21 July 2010, by Tamera Jones
The first set of data from ESA's ice mission, Cryosat-2, has been sent to a select group of scientists for fine-tuning. This brings polar scientists a step closer to accurately understanding how the Earth's ice caps are changing.
The data – which comes just three months after the satellite was launched – has gone to around 150 scientists in 40 research institutions around the world. It's their job to help make sure the measurements made by the satellite up until now are accurate.
'These people are doing their own ground or airborne measurements, which will help calibrate the data Cryosat-2 is delivering,' explains Cryosat-2 chief scientist Professor Duncan Wingham from the Centre for Polar Observation and Modelling at University College London.
Professor Liz Morris from the Scott Polar Research Institute is one of the scientists involved. She's in Greenland right now making ground-based measurements to check the satellite's accuracy.
'So far the data is extremely high quality and confirms that the measurement concept we came up with over ten years ago works.'
Professor Duncan Wingham, University College London
'It's these sorts of measurements, as well as tide gauge measurements and measurements from sites in Antarctica, for example, that are essential to support data calibration,' says Wingham.
Data from Cryosat-2 is also being cross-calibrated with data from other satellites, like Jason-1, Jason-2 and Envisat, which are already making similar, but less accurate measurements.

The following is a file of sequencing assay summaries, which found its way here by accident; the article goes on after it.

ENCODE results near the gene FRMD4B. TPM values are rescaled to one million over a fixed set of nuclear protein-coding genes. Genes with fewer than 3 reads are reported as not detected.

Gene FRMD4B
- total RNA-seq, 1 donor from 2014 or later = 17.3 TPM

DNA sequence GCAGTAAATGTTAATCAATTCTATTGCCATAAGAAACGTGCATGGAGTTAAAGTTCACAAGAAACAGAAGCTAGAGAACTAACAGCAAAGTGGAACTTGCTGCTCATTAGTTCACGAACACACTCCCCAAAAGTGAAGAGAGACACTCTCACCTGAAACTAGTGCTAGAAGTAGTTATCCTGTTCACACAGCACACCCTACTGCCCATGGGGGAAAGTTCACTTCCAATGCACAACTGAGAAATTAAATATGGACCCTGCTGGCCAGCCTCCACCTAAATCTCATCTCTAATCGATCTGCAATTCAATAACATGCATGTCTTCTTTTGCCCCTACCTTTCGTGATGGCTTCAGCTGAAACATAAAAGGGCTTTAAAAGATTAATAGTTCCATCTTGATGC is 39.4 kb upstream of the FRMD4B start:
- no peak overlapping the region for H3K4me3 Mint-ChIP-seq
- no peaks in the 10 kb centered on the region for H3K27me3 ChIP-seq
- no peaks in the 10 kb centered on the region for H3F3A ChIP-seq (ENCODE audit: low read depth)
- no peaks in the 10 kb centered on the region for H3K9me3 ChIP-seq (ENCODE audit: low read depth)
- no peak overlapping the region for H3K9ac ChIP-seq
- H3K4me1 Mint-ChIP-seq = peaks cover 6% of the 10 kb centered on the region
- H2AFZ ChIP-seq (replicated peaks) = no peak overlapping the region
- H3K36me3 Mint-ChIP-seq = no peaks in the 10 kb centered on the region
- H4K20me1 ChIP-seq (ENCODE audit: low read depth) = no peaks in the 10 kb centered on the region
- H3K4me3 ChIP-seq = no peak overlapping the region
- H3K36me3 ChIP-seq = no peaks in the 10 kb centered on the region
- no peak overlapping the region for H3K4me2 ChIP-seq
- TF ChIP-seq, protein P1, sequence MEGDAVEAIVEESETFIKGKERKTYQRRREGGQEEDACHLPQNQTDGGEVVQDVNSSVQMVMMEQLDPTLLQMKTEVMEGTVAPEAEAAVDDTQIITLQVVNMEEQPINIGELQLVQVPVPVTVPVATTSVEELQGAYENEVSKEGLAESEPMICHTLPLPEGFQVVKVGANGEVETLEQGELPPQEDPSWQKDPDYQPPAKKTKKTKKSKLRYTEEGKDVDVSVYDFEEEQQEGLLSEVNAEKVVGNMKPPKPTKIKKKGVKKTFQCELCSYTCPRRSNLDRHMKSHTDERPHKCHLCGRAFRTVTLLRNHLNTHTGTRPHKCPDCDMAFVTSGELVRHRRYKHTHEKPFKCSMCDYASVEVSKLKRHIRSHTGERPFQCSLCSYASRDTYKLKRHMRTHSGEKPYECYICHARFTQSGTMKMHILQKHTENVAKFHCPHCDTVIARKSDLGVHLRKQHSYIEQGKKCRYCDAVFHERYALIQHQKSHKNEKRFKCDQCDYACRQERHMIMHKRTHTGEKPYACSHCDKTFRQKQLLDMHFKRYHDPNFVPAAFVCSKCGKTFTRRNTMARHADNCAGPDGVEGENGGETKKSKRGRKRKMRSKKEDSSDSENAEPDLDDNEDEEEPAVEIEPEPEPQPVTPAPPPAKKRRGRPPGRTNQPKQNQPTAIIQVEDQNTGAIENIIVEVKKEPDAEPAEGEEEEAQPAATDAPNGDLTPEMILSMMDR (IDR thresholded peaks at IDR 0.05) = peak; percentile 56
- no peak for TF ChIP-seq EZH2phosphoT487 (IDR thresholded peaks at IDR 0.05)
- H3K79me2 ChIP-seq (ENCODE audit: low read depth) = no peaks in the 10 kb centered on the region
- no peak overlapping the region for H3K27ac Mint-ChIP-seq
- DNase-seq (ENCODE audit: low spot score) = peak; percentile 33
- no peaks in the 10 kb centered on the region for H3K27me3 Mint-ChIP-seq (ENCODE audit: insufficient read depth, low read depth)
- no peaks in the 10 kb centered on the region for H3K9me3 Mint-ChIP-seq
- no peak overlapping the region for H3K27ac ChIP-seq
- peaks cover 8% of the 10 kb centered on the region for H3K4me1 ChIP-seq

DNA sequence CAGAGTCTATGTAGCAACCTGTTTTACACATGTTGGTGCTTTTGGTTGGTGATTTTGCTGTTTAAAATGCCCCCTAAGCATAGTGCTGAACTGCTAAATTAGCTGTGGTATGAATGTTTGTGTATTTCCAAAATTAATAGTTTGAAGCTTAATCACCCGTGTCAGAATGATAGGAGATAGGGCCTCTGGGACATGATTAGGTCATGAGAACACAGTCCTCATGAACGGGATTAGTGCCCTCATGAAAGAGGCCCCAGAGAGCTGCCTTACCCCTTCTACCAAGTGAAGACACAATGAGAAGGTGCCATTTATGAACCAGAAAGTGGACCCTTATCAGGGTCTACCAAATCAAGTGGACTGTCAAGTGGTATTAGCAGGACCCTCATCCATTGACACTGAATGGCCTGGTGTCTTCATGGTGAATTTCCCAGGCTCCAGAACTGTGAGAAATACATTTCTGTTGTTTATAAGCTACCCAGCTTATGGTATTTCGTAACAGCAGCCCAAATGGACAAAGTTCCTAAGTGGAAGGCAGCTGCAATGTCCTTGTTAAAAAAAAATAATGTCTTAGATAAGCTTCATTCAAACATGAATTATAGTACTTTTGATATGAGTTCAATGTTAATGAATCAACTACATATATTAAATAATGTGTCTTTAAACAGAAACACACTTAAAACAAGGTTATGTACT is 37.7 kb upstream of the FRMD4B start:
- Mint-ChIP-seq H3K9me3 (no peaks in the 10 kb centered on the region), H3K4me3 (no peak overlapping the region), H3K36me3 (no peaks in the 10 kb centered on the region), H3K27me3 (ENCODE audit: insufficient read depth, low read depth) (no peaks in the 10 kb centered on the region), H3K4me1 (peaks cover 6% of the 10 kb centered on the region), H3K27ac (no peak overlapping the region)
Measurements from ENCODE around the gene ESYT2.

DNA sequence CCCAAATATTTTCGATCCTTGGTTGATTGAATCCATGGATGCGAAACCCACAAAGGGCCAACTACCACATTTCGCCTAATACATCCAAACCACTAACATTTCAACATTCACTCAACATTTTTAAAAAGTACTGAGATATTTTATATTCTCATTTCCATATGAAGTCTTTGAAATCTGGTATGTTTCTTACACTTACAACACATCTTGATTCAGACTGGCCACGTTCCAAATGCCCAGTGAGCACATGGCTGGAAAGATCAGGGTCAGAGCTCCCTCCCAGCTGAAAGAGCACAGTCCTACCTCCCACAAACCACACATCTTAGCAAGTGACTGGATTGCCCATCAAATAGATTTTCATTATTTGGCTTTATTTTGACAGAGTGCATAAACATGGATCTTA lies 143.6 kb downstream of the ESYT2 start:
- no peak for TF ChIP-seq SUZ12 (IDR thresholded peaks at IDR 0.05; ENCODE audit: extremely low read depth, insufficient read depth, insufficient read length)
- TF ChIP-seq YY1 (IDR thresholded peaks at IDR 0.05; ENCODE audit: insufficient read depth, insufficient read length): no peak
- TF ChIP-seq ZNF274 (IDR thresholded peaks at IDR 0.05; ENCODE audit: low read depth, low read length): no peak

'We're looking at measuring lots of small numbers, so we need lots of data,' explains Wingham.
This stage of the Cryosat-2 data validation and calibration process follows a testing phase, led by Wingham – who hatched the idea for the mission – and other colleagues at UCL.
Once the final part of this commissioning phase is complete, the data will be made available for the wider scientific community to use in the autumn.
'So far the data is extremely high quality and confirms that the measurement concept we came up with over ten years ago works,' says Wingham.
Wingham says that in about two months' time, they'll know whether or not the satellite can deliver to an accuracy of 3.3 centimetres.
'At the moment the data is noisy - we're at the one metre scale, but over time the fuzzy picture we've got will sharpen up,' he says.
Cryosat-2 was launched onboard a Dnepr rocket - a converted intercontinental ballistic missile – from the Baikonur cosmodrome in Kazakhstan on 8 April this year.
The satellite will make precise measurements of both the shape and thickness of ice in the Arctic and Antarctica, helping scientists better understand how melting polar ice could affect ocean circulation patterns, sea-level rise and the global climate.
It'll do this using an instrument called an altimeter, which fires pulses of microwave energy at the ice and records how long it take for those pulses to return to the satellite.
Scientists will be able to calculate the thickness of the ice by comparing how long it takes for the echoes to return from the top of ice floes and from the water in cracks in the ice. Essentially the aim is to measure the freeboard - the part of the ice that sits above the waterline.
CryoSat-2 will also tell scientists how winds affect the Arctic Ocean by measuring differences in the height of the sea surface exposed between ice floes.
A second antenna on the tent-shaped satellite will measure the ice's shape, telling researchers about changes in the slopes and ridges at the edges of the great Antarctic and Greenland ice sheets. This is crucial, because the edges of ice sheets are where melting is happening the fastest.